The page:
Author Lindsey Pollak on Best Freelancing Practices
A couple weeks ago, I had the sincere pleasure of interviewing Lindsey Pollak, the leading expert on Millennials in the workplace. Since, she’s released a new book about leadership strategies for Millennials called Becoming the Boss: New Rules for the Next Generation of Leaders, which I am very excited to have received in the mail today. It’s got that new book smell!
Pollak, who in addition to being a best-selling author is an ambassador for LinkedIn, slash consultant who helps reputable organizations meet today’s generational workplace challenges and develops tomorrow’s global leaders, will be speaking to second-year students at Champlain College’s Sophomore Symposium this weekend. Let me tell you—I’m thrilled I got the jump on the career strategies she’ll be sharing with them.
“Today’s 20-somethings have observed their parents not only job-shifting but also career-shifting, many numbers of times over, to say nothing of the job insecurity in the current recession. This situation can make career commitments seem daunting.” – Lindsey Pollak via Letter: What Is It About 20-Somethings?, The New York Times Magazine
Having consulted for and spoken at more than 150 corporations, conferences and universities, including Barclays, Citi, GE, IBM, Liz Claiborne, Merrill Lynch, Ralph Lauren, Time Inc., Yale, MIT, Harvard AND Princeton, (phew!) she knows a thing or two about how to stand out from the crowd.
As part of a new series about freelancing I’m starting on my blog, here are the exclusive top five tips Pollak has for consultants and freelancers:
1—In order to be a successful freelancer in any field, you have to brand yourself as you would brand a product. The most important thing is differentiation. People want experts, according to Pollak, so finding subject matter expertise is number one. Think what it sounds like to say, “I’m a writer,” versus, “I’m a writer who enjoys exploring and commenting on the discipline of personal finance.” Finding this niche should come almost naturally. Apply your passions to finding your niche; be authentic. Pollak reveals that there are four essential elements of your personal brand: visibility, differentiation, consistency and authenticity. Pollak touches on these in her new book.
2—When freelancing, you not only need to strategize your brand, but actively thinkabout the consistency of it. Your image or logo should be consistent across social media, your email signature line, and even the way you present yourself. “Always present that professional face and image,” declared Pollak. It should be both recognizable, distinguished and professional. In her book, Becoming the Boss, she relates that the quality of consistency is particularly important and desired in leaders.
3—To ensure a happy, fulfilled life as a freelancer, surround yourself with supportive people, says Pollak. Since freelancers lead unique lifestyles, it’s best that they surround themselves with other freelancers and consultants. By joining professional associations of freelancers and consultants, they’ll feel more supported in their methodology. While Baby Boomers and Generation X parents assume that their children who freelance dilly-dally all day and are unmotivated, and outsiders take the word “consultant” to be an embellished way of saying “unemployed,” freelancers often work harder than anyone to ensure their financial needs are met. (We don’t appreciate always being told, “Get a real job!” Okay?!) Moral of the story is, surrounding oneself with like-minded people who know the importance of securing the next job in advance and the realities of working from home with no corporate benefits is going to help you feel supported. This can also lead you to your next opportunity or referral.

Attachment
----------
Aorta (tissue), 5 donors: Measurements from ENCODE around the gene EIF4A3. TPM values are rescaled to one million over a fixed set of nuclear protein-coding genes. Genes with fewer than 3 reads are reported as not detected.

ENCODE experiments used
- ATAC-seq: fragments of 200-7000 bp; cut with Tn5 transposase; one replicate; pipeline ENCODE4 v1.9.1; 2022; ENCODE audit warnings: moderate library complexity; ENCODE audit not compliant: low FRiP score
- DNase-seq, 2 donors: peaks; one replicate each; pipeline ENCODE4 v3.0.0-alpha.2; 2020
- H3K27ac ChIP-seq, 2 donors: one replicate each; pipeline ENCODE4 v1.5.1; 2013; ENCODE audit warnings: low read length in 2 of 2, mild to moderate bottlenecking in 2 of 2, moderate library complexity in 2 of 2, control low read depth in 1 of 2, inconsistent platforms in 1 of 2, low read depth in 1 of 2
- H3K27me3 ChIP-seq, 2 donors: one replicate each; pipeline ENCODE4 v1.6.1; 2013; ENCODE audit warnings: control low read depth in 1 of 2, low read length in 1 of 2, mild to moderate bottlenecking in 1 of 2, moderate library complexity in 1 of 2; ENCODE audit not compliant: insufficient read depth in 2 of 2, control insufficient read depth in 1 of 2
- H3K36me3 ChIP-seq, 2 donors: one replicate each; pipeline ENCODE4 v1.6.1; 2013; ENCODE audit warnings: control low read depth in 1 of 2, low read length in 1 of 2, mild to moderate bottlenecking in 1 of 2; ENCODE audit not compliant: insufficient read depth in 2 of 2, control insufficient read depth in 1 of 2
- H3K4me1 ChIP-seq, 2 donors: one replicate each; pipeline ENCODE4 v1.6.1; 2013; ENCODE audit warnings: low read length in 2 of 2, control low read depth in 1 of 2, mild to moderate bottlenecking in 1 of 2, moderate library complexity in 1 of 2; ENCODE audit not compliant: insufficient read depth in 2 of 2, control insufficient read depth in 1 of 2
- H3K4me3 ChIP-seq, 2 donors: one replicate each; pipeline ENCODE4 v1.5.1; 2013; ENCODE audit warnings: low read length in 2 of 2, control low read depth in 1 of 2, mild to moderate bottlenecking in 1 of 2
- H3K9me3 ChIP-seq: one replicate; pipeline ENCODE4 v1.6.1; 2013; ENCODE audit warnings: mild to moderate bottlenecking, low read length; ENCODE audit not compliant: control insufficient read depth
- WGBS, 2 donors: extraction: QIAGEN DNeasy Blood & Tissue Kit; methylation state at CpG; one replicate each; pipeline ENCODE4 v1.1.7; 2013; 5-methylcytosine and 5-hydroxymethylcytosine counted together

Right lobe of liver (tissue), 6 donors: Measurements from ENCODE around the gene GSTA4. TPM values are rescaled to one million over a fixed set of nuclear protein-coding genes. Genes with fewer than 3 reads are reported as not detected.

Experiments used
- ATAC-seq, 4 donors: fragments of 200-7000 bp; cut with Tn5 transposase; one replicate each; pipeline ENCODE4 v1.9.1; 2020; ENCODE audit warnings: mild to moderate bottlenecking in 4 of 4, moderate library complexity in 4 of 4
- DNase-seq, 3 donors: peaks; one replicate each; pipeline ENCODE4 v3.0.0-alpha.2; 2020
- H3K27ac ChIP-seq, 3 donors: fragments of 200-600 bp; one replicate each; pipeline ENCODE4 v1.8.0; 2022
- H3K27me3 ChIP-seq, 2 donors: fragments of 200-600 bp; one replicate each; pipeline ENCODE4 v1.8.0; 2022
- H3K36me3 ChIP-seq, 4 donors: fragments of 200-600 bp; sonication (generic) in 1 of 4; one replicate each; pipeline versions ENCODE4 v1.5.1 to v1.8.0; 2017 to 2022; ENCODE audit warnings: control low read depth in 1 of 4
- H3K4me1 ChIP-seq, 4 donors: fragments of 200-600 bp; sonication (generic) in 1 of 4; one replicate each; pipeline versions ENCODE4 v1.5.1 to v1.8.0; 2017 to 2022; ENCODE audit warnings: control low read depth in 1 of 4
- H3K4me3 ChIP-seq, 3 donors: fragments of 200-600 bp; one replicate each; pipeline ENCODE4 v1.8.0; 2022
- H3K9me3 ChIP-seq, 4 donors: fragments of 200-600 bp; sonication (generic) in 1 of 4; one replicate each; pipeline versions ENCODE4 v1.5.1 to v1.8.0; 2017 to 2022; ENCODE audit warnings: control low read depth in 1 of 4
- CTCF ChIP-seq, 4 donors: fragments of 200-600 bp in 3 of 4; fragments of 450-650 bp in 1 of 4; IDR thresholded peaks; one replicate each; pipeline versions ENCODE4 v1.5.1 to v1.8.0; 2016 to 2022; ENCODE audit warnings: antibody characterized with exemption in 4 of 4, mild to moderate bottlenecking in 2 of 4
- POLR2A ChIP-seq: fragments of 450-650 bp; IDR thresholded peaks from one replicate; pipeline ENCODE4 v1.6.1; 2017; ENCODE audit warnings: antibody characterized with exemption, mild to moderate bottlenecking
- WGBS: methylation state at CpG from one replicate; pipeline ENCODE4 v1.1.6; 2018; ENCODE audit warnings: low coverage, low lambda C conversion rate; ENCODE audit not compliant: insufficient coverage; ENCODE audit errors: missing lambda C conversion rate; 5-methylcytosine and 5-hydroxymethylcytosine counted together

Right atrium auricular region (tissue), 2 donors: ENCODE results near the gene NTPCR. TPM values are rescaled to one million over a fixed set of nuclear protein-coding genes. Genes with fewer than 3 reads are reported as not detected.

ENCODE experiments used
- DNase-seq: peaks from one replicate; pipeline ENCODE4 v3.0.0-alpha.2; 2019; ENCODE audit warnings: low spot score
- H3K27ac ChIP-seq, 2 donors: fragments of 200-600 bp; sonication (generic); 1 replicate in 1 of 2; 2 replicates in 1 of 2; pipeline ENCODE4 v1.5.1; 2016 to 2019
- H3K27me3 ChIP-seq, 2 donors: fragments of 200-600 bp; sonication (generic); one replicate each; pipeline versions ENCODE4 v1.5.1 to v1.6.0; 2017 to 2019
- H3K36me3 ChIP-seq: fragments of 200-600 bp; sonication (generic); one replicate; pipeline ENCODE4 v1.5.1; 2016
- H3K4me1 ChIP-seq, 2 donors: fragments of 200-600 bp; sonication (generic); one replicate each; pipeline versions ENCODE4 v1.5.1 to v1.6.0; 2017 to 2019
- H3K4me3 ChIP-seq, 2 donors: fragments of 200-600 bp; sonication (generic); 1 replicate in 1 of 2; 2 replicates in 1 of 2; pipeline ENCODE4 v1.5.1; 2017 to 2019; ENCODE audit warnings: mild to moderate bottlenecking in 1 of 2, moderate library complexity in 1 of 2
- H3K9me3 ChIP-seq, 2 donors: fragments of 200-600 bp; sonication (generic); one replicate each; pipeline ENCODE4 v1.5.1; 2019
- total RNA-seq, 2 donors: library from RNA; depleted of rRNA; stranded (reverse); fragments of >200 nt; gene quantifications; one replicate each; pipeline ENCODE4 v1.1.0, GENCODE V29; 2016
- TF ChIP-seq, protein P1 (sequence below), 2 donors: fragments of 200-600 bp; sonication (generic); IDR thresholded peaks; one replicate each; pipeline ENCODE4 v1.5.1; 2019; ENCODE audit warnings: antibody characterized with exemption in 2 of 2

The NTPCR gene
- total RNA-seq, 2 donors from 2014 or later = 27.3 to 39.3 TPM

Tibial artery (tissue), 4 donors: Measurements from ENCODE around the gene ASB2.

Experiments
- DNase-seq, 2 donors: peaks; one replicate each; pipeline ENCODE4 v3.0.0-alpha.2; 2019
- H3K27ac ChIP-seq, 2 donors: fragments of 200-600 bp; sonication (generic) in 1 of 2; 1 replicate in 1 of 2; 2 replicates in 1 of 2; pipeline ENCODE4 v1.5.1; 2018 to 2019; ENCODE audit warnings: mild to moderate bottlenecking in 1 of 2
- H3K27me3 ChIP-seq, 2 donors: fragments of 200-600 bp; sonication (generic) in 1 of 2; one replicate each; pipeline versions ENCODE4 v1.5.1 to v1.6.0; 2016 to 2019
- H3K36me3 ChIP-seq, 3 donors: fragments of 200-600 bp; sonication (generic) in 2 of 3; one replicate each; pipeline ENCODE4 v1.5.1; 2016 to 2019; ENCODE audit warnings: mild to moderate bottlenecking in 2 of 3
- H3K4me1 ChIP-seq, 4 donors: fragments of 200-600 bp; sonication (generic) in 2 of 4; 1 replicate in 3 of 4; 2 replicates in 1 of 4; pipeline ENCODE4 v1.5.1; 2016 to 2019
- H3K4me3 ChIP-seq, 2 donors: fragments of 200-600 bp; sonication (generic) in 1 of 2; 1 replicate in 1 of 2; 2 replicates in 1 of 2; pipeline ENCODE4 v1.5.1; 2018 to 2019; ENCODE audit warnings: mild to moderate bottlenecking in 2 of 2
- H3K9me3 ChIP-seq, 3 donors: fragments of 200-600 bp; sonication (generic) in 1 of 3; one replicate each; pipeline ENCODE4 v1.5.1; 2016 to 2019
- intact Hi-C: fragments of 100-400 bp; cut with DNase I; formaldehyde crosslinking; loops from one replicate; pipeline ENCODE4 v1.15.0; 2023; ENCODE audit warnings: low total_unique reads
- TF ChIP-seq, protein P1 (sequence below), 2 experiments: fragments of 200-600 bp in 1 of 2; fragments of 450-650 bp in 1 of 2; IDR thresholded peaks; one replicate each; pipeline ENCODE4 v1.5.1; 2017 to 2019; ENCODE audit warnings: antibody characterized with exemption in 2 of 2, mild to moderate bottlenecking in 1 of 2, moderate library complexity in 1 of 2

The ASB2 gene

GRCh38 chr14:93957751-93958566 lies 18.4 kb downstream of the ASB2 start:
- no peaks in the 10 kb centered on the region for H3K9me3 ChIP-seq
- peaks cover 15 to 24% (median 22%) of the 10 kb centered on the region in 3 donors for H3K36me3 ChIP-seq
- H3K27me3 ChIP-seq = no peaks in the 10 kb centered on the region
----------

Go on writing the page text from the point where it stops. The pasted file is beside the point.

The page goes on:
4—Anyone who has had experience freelancing will tell you that it’s really important to meet with an accountant and financial planner. Pollak’s advice on the subject is to keep personal and business finances separate, make sure you’re paying quarterly estimated taxes, and look into whether or not you should be an LLC or register a trademark, at least. Each state’s Secretary of State website lays out what it means to start or register a business; from there you can decide what’s best for you.
5—Pollak’s last bit of advice for freelancers: Just do it. Go for it. Learn a lot. “I always wanted to work for myself,” she said, “and although it took time and there were many challenges, it’s all worth it.”
Pollak admitted that at first her life as a freelancer seemed hectic. She worked unconventional hours moonlighting in addition to her part-time job; she worked tirelessly generating content, building her brand and finding her niche; and she, like the rest of us, had the challenge of explaining to her family and friends what she planned to do with her life.
Taking the advice of career advisors and former employers to start her own business, she pressed on. Today, her friends and former colleagues are all envious of her success.
“In the more than a decade since I first set out on my own, I’ve built a bio I’m proud of while having the privilege of truly living my dream of being an resident advisor for life,” something you can read more about in her bio on her website. “I love guiding young people to their careers and helping the ‘grown-ups’ understand the younger generation.”
For those actually looking to get out of freelance and find a full-time job, Pollak can help you in this area, too. Read her LinkedIn blog post, “From Freelance to Full-time on LinkedIn.”